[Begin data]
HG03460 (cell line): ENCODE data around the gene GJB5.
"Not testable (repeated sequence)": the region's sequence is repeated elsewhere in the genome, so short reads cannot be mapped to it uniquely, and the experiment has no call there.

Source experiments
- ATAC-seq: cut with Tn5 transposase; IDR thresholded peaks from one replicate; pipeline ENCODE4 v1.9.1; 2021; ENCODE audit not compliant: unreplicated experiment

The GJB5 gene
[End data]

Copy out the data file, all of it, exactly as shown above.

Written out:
HG03460 (cell line): ENCODE data around the gene GJB5.
"Not testable (repeated sequence)": the region's sequence is repeated elsewhere in the genome, so short reads cannot be mapped to it uniquely, and the experiment has no call there.

Source experiments
- ATAC-seq: cut with Tn5 transposase; IDR thresholded peaks from one replicate; pipeline ENCODE4 v1.9.1; 2021; ENCODE audit not compliant: unreplicated experiment

The GJB5 gene